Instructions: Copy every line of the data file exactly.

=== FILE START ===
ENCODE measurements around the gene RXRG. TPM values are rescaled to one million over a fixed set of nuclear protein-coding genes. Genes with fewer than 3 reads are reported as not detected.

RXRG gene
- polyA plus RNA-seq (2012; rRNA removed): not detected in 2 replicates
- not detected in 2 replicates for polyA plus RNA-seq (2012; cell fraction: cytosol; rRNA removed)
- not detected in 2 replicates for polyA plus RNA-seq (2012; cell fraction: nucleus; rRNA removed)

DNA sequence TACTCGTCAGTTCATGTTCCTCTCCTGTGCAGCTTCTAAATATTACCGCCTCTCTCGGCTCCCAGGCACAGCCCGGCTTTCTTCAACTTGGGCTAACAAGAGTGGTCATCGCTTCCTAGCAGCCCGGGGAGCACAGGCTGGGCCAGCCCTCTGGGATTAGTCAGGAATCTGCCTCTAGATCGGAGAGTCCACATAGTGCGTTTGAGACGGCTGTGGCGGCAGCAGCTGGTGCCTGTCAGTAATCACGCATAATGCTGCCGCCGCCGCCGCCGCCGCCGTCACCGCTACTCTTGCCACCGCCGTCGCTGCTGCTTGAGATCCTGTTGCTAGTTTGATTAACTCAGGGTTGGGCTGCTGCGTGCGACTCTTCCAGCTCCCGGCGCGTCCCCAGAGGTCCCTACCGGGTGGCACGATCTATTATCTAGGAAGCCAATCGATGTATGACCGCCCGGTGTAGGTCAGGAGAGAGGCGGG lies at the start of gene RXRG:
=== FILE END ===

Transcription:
ENCODE measurements around the gene RXRG. TPM values are rescaled to one million over a fixed set of nuclear protein-coding genes. Genes with fewer than 3 reads are reported as not detected.

RXRG gene
- polyA plus RNA-seq (2012; rRNA removed): not detected in 2 replicates
- not detected in 2 replicates for polyA plus RNA-seq (2012; cell fraction: cytosol; rRNA removed)
- not detected in 2 replicates for polyA plus RNA-seq (2012; cell fraction: nucleus; rRNA removed)

DNA sequence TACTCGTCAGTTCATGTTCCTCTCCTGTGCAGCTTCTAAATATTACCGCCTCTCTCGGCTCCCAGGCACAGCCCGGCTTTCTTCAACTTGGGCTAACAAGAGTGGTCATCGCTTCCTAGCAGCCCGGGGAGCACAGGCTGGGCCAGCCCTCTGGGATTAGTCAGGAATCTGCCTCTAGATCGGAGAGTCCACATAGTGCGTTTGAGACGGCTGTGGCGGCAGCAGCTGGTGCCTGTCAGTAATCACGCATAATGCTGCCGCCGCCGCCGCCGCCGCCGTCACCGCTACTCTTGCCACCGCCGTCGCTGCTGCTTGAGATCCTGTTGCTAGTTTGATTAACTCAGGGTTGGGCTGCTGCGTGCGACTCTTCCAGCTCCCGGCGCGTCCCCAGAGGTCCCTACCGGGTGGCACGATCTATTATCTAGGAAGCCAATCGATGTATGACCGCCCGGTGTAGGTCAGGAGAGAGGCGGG lies at the start of gene RXRG: